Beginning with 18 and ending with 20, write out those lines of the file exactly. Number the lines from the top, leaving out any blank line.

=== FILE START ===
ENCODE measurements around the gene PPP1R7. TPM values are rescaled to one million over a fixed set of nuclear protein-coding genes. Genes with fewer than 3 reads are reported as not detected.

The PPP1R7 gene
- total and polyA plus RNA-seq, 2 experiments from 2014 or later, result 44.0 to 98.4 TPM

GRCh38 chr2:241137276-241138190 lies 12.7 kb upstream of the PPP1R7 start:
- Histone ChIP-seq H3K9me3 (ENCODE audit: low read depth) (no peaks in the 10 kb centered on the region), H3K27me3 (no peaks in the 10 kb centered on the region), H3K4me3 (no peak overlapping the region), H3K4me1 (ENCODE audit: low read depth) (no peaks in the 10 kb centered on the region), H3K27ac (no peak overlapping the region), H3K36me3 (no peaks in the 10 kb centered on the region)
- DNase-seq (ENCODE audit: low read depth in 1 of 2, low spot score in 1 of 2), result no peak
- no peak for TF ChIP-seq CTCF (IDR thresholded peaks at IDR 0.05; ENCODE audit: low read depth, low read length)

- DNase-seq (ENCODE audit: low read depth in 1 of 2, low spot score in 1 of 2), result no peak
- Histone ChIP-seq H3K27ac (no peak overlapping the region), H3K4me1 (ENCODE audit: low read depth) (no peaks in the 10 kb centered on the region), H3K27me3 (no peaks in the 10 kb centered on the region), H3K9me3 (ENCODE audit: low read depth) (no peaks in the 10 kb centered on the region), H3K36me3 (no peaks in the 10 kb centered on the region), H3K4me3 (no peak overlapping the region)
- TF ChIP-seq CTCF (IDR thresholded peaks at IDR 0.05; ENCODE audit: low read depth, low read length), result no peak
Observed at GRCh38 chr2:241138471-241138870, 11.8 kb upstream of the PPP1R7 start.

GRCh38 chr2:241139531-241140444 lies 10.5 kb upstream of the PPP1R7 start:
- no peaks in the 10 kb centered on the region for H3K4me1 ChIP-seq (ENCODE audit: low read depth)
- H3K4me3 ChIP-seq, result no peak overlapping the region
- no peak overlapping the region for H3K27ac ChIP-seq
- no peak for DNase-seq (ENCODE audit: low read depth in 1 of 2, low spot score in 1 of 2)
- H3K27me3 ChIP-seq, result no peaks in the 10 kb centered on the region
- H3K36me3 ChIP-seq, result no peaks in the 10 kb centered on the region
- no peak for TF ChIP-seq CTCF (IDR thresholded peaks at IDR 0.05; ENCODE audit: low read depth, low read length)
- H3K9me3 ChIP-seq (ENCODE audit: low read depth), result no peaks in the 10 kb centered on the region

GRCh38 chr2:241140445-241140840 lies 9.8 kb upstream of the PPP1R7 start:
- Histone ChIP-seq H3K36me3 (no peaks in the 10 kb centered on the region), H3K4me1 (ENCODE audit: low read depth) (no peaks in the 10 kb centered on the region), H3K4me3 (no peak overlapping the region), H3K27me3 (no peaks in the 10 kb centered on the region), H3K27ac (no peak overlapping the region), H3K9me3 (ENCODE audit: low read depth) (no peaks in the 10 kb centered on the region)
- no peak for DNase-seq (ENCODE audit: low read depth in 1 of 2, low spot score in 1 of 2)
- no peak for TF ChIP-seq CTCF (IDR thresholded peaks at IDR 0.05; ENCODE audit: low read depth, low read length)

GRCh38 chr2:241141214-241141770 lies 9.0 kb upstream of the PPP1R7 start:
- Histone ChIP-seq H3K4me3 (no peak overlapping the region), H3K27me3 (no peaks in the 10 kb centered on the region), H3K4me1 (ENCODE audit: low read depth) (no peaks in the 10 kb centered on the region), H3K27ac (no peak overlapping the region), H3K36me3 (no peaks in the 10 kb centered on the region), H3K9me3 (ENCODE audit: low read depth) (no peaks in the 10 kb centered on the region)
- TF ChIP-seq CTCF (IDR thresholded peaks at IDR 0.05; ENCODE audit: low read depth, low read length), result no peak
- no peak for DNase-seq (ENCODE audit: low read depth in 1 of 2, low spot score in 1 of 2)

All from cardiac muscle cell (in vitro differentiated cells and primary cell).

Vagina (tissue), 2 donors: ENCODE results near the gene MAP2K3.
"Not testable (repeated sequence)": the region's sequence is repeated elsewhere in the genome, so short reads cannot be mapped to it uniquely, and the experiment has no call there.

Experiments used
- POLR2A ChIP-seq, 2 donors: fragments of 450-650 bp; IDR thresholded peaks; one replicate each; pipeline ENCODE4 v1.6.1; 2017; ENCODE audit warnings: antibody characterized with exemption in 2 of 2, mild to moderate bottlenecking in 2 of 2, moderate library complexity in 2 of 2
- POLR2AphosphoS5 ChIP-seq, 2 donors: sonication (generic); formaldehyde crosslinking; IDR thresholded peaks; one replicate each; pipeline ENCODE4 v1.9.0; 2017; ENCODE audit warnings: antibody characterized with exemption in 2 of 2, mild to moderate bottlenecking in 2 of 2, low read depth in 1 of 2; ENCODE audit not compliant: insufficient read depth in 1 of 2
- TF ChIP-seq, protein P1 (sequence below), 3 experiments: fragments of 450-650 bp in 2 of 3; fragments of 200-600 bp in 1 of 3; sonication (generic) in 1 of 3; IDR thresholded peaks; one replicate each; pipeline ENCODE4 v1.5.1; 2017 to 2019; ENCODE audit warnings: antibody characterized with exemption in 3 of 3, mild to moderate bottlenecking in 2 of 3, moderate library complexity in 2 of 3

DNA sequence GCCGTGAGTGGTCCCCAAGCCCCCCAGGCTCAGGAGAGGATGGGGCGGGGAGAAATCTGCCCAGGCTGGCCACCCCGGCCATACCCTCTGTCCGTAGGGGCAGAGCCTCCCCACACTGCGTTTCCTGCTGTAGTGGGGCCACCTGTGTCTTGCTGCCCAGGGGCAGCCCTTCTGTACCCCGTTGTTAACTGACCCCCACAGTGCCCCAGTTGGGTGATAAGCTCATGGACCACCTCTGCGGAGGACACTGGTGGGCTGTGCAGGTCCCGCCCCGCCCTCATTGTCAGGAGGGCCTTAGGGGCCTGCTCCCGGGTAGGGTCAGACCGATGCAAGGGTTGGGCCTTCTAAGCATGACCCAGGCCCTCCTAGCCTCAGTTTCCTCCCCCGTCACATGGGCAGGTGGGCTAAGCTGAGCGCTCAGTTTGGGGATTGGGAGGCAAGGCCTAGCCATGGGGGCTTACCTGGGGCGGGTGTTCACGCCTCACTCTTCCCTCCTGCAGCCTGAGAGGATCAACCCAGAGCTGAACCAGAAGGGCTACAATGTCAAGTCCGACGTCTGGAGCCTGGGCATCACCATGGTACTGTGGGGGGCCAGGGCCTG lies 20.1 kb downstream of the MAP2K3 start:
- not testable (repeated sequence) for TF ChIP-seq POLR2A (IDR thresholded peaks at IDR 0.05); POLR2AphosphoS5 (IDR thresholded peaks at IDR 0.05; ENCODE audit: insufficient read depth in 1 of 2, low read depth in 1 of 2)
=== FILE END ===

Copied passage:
- H3K36me3 ChIP-seq, result no peaks in the 10 kb centered on the region
- no peak for TF ChIP-seq CTCF (IDR thresholded peaks at IDR 0.05; ENCODE audit: low read depth, low read length)
- H3K9me3 ChIP-seq (ENCODE audit: low read depth), result no peaks in the 10 kb centered on the region